Draft Finance Bill legislation: additional tax relief for R&D intensive SMEs and potential merged R&D scheme
Both the CIOT and ATT submitted comments on the draft Finance Bill legislation for a single scheme for research and development (R&D) and additional tax relief for R&D intensive SMEs (tinyurl.com/33peasmb). Both responses said that the suggested commencement date of April 2024 for the new single scheme is too soon and that the additional support for ‘R&D intensive’ SMEs should be incorporated into any future single scheme, and not operated as a standalone scheme as is currently proposed.
On ‘L-day’ in July, the government published policy papers and draft legislation for technical consultation on a single scheme for R&D and additional tax relief for R&D intensive SMEs. These were published in order to keep open the option of implementing a merged scheme from April 2024, although a final decision on whether or not to merge the R&D schemes will be made a future fiscal event.
In their responses, both the CIOT and ATT said that the proposed implementation date of April 2024 is over ambitious. It will present practical difficulties for HMRC and taxpayers, and will result in unintended consequences. The CIOT said that the current uncertainty and rushed implementation is undermining the policy intention of supporting and encouraging R&D in the UK. The ATT said that more time should be taken for consultation to ensure that the new scheme can be delivered successfully.
Saying that there has been insufficient opportunity to consider and consult on many important aspects of the new merged scheme, both responses discussed the complications around the rules for subcontracted R&D. The CIOT noted that this area was still under consideration by the government, with meetings held over the summer, and the position was not settled in the draft legislation that had been published. Both the CIOT and ATT said that further clarity in the legislation was required in this difficult area, while welcoming the overall policy approach that the focus of relief should be on the company which decides whether to undertake R&D or not.
Both responses also commented on the fact that an important opportunity to simplify the UK tax system is being missed because the time is not being taken to incorporate the additional relief for R&D intensive SMEs into the new scheme. As the new rules are proposed, the UK will continue to have two R&D schemes, and not a single scheme as had been envisaged and previously consulted on.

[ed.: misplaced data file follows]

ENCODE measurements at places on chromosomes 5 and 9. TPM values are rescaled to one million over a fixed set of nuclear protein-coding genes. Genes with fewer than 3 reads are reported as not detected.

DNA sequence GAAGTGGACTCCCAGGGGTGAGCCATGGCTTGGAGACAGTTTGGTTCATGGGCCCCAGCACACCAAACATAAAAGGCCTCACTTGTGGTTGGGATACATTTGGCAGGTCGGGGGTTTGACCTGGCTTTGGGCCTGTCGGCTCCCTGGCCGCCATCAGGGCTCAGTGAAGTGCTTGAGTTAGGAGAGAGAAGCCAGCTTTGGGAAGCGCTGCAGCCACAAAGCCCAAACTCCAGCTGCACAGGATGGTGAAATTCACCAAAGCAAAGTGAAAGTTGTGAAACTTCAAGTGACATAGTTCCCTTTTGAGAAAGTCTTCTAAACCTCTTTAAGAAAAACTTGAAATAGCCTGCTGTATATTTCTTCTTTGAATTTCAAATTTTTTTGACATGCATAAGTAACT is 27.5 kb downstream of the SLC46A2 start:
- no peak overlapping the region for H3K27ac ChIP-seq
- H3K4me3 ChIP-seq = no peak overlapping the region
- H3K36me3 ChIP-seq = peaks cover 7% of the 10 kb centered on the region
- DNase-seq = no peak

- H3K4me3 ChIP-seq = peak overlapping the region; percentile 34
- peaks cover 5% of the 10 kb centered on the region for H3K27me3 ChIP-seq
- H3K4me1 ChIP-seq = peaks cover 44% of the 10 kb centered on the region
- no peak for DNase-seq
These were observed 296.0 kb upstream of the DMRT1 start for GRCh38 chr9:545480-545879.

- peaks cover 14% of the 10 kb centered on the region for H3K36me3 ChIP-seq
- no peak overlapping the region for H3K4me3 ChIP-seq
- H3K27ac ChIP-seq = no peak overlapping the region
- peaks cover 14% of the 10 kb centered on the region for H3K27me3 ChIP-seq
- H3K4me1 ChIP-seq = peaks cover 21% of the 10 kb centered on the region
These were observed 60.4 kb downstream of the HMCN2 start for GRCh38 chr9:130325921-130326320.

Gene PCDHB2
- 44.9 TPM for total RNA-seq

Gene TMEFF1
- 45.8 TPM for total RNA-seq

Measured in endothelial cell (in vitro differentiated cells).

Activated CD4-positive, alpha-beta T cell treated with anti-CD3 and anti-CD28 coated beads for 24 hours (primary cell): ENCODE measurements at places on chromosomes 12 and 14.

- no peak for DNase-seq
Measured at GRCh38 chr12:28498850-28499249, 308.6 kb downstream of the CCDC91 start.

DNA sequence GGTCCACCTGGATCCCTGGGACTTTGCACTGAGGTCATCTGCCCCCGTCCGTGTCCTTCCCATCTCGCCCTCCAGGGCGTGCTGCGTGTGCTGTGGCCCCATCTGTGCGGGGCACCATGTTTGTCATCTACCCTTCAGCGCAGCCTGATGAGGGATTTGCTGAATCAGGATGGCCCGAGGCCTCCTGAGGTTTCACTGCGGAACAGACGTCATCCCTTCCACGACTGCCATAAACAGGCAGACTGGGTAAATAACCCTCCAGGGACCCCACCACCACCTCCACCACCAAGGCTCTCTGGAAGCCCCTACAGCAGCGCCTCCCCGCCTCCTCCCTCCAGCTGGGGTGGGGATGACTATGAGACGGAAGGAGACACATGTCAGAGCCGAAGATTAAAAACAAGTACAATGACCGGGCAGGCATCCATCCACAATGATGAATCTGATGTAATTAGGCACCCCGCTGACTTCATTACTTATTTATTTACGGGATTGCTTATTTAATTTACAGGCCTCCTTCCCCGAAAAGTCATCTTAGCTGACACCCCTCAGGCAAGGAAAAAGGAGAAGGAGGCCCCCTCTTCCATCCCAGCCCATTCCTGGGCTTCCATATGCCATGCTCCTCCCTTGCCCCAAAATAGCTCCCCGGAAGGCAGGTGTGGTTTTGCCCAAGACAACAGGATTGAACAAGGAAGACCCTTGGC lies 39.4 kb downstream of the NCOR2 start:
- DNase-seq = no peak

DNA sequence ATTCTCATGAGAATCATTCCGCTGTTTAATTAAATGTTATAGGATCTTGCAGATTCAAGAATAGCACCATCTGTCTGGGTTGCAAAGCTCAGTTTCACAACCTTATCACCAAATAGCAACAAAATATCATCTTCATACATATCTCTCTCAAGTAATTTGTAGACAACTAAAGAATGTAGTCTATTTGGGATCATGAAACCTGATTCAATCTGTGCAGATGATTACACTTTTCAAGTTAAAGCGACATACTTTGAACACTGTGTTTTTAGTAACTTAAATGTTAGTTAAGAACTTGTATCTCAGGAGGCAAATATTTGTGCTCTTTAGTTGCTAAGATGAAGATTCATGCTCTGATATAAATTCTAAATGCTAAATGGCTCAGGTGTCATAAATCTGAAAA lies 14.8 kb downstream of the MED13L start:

The CIOT and ATT both said that the additional support for ‘R&D intensive’ SMEs should be incorporated into any future single scheme, and not operated as a standalone scheme as is currently proposed. The CIOT noted that the current proposals fly in the face of overall policy objectives to embed tax simplification within the tax policy making process and the tax system.
Incorporating the additional relief into a single scheme would minimise the complications that would otherwise arise as a result of SMEs moving from one scheme to another from year to year. The proposed definition of R&D intensive SME means that whether a SME is an R&D intensive SME will depend on its activities, expenditure and/or profitability within any particular accounting period. The ATT cited concerns around boundary pushing that may arise as a result of the proposed definition. The CIOT noted that it is likely that the status of a large number of SMEs in this regard may change on a period by period basis. The ATT suggested that the rules around additional support for R&D intensive SMEs should be amended such that two consecutive years of failing to meet the R&D intensive test are required before companies cease to qualify.
The ATT’s response also included some specific comments on the draft legislation.
The full responses can be read at:
ATT response: www.att.org.uk/ref433
CIOT response: www.tax.org.uk/ref1187